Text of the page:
Cretan Flora through a Macro Lens: article and photos on Honeyguide's website here, featuring flowers photographed in April 2011.

A Flowers of Crete Art and Photography Exhibition took place at the Orthodox Academy of Crete in June 2011. The title of the exhibition was Rare and Endangered Plants and was held during the ECOTHEE Conference on the Environment.

The conference was attended by delegates from around the world, an opportunity for artists committed to the environment to share a stage with people from other disciplines.

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Good quality machine washable T-shirt printed with an original photograph of the endemic Tulipa cretica - the Cretan tulip.

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(January 2011)

News 2011

For our main news page, click here

Sustainable Alternatives for Poverty Reduction and Ecological Justice

Under the auspices of his all holiness the Ecumenical Patriarch Bartholomew, this international conference takes place in Chania, starting on 27 September 2012 (this is later date than originally announced), at the Orthodox Academy of Crete. Julia Jones, for Flowers of Crete, has been invited to be on the organising committee. Poster about this here and further details will be online shortly. 9 December 2011

Almyros wetlands update

At the beginning of November 2011, Rosemary and Julia began a project to produce a species list for the wetlands at Almyros in order to help the Clean Up Mirambello Bay group promote the importance of this fragile environment. At the time there were only three plants in flower, but it is hoped to complete a full twelve month's survey recording and photographing species in flower and fruit. 

Anyone wishing to support this work and contribute towards the costs of this survey can contact Julia or Rosemary for more information. Julia and Rosemary are also hoping to complete a twelve months species list for the orchid meadows above Elounda.

Dittrichia viscosa
Stinking inula Dittrichia viscosa.
One of only three species in flower at Almyros Wetlands in November 2011

Community acts to protect Almyros wetlands

Wetlands, typically small ones on Crete, are under pressure, as everywhere around the Mediterranean. The wetlands of Almyros - a mixed freshwater and brackish wetland including a small lake created by a dam, a freshwater stream and sand dunes, situated next to a busy tourist development - provide a precious environment on Crete’s north coast to the east of the town of Aghios Nikolaos.

The local community has come together to define its boundaries as a step towards its protection.

Flowers of Crete contributed seeds and plants of sand dune species such as sea daffodil Pancratium maritimum and yellow horned poppy Glaucium flavum, to help with stabilisation of the wetland boundaries.

Right: Flowers of Crete talking to a local journalist; scouts are planting shrubs on the bank above an illegally built wall.

Read more here (a summary translated from Greek).

Almyros community event

May 2011, updated with survey news, November 2011

Cavo Sidero saved, for now at least

On 9th April 2011, Environmental Archaeologist Jennifer Moody and landscape historian Oliver Rackham, joint authors of Authors of 'The Making of the Cretan Landscape', emailed those who signed the petition urging protection for Cavo Sidero with good news. With their permission we repeat their letter in full (and unedited - hence the American spellings).

Dear Signer of the Cavo Sidero Petition,

Thank you! You really did make a difference! On December 3, 2010 the Council of State, Greece's Supreme Administrative Court, found in our favor and canceled approval of the Cavo Sidero Golf Resort. Copies of the petition, including comments, were placed before the judges and formed an important part of the evidence.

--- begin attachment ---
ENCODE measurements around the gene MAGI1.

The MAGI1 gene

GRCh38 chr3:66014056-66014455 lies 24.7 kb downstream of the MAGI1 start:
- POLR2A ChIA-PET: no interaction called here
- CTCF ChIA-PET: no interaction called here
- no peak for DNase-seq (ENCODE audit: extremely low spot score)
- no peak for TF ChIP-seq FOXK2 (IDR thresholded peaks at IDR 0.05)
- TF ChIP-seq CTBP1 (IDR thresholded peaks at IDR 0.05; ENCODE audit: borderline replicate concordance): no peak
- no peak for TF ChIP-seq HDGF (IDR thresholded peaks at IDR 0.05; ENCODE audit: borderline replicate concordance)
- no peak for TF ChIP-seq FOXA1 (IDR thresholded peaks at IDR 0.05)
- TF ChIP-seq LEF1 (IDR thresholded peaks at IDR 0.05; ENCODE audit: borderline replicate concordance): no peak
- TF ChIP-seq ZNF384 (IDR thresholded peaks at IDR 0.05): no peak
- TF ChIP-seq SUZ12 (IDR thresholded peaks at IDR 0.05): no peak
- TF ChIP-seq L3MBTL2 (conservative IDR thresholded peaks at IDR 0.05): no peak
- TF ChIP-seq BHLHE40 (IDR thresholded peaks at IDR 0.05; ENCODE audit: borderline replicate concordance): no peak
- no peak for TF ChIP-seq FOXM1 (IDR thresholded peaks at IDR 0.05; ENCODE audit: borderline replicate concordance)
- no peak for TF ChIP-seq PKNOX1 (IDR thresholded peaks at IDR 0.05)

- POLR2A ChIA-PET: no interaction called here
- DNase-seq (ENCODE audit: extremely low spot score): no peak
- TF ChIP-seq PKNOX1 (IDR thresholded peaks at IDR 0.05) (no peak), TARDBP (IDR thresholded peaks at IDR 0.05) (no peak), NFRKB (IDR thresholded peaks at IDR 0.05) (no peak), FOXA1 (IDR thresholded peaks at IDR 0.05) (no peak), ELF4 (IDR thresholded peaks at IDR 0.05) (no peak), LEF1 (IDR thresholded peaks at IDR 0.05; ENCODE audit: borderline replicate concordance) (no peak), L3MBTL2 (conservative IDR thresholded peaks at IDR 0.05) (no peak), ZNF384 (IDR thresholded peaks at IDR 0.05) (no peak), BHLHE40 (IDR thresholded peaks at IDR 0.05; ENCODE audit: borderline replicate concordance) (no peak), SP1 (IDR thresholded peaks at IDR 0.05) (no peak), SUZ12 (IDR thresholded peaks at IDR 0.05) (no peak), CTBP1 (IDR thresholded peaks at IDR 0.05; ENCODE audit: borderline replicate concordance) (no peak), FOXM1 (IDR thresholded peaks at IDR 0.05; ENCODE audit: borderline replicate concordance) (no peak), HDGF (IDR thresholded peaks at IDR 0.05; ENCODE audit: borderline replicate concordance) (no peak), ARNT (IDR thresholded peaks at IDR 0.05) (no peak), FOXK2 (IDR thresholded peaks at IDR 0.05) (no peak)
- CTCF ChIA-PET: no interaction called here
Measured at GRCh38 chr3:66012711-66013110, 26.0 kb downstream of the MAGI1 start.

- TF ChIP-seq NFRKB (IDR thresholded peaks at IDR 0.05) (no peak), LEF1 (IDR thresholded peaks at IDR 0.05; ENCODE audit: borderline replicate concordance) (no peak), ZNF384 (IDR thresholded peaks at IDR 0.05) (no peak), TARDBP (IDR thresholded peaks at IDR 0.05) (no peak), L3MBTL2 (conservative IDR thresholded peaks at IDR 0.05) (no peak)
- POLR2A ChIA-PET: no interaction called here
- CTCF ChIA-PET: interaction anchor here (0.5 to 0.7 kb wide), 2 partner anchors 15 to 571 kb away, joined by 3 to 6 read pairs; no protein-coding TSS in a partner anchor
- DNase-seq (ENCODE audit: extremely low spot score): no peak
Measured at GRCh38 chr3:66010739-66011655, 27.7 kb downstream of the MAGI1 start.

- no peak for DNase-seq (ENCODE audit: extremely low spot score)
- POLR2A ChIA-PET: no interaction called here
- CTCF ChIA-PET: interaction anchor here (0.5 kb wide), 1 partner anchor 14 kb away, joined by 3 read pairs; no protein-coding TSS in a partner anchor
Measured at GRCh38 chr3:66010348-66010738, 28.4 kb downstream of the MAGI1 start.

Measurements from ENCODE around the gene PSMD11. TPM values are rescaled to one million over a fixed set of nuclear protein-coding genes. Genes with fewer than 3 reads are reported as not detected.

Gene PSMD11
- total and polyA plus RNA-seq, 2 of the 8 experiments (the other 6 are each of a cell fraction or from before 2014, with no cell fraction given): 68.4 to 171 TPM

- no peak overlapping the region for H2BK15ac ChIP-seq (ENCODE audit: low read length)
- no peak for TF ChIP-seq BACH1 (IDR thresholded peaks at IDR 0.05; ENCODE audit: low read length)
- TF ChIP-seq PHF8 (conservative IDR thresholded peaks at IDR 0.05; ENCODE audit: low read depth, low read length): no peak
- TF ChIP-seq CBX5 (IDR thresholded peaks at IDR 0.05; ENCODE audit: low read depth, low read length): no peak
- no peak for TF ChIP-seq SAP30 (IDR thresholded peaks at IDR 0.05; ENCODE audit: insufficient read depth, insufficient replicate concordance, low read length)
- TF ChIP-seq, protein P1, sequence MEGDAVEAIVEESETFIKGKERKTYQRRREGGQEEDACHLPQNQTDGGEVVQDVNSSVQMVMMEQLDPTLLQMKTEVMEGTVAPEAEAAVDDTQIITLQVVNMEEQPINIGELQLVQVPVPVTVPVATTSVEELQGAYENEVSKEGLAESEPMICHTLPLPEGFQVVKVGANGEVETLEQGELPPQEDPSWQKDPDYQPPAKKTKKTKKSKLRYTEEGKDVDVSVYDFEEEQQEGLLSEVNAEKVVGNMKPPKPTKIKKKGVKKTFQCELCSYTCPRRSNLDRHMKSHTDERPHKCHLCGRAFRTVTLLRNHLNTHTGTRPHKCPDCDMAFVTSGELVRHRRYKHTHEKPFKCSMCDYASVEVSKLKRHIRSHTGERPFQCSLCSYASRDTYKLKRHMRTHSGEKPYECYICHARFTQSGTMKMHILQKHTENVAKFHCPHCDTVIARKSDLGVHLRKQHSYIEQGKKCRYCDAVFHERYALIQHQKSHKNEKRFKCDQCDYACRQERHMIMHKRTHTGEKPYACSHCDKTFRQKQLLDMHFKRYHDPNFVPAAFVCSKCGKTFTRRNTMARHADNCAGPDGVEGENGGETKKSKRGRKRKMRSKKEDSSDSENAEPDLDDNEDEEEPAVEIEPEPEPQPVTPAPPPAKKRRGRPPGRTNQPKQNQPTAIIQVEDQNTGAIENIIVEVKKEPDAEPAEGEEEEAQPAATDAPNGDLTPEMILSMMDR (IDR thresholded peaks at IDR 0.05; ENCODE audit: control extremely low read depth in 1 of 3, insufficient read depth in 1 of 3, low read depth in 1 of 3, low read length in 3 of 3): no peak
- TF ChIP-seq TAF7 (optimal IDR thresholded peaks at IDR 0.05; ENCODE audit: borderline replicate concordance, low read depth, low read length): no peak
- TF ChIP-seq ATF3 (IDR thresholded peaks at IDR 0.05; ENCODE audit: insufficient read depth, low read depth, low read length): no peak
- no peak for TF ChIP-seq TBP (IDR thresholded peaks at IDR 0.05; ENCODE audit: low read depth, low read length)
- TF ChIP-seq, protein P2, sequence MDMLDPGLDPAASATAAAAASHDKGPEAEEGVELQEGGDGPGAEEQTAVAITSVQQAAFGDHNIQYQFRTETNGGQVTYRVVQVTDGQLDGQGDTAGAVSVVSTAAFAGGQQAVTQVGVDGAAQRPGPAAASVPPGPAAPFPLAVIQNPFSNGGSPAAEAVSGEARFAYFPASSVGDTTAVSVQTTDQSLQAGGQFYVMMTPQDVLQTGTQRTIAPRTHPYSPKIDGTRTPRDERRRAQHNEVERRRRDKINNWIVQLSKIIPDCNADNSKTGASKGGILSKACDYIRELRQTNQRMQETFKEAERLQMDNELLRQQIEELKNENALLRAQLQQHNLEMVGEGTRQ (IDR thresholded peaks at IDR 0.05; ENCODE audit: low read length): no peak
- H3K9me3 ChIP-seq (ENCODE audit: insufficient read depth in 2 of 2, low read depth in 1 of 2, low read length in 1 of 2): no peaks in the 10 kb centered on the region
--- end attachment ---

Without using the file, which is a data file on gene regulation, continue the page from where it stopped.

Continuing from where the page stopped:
This has been a long, hard fought battle by thousands of people but especially a core of some 300 local citizens who took on big business and big government and against incredible odds won this court case.

Your support bolstered morale and demonstrated that this was not merely a local affair; that the world does indeed care about the future of this remote corner of Crete. People from 88 countries all over the world signed the Cavo Sidero Petition: 40% from Greece; 16% from France; 13% from the UK; 8% from the USA; 5% from Belgium; 4% from Germany; 2% from Italy; and 1% from Switzerland, Canada, The Netherlands, Spain, Austria and Cyprus. We are delighted that so many people, according to their comments, have been all the way to the north-east tip of Crete and know and appreciate its beauty and its wildlife.

Sadly, the landscape is not entirely secure. The land remains in the hands of Moní Toploú which continues to allow serious overgrazing and the bulldozing of antiquities. Cultivation of the Itanos basin is still leaking agro-chemicals into the Vaï palm-wood. Most alarmingly, we hear that the palms have now been attacked by the Red Palm Weevil, an insect that has decimated many kinds of palm trees from India to California and is now ravaging Crete!

Also, Minoan Group/Loyalward have openly declared their intention to return with a new plan, hoping to have it speedily passed through a recently enacted "fast-track" procedure aimed at assisting such projects by bypassing legitimate objections from private citizens and government departments. While the legitimacy of such efforts is questionable, we must remain vigilant.

Whether by Minoan Group/Loyalward or some other organization, a new development proposal for Cavo Sidero will be submitted. It is important to be prepared with a plan that works with, not against, the special character of the area. To this end an international conference on the future of this area is planned to be hosted by the provincial government of Lasithi.

Thus, the battle to save the Cavo Sidero landscape continues on several different fronts, including a criminal trial set to begin in Khania on April 15, 2011 against the Abbot and seven government expert witnesses. They are accused of fraudulently leading the court into a 1999 decision which secured the Monastery's ownership of the land against claims by the Greek State.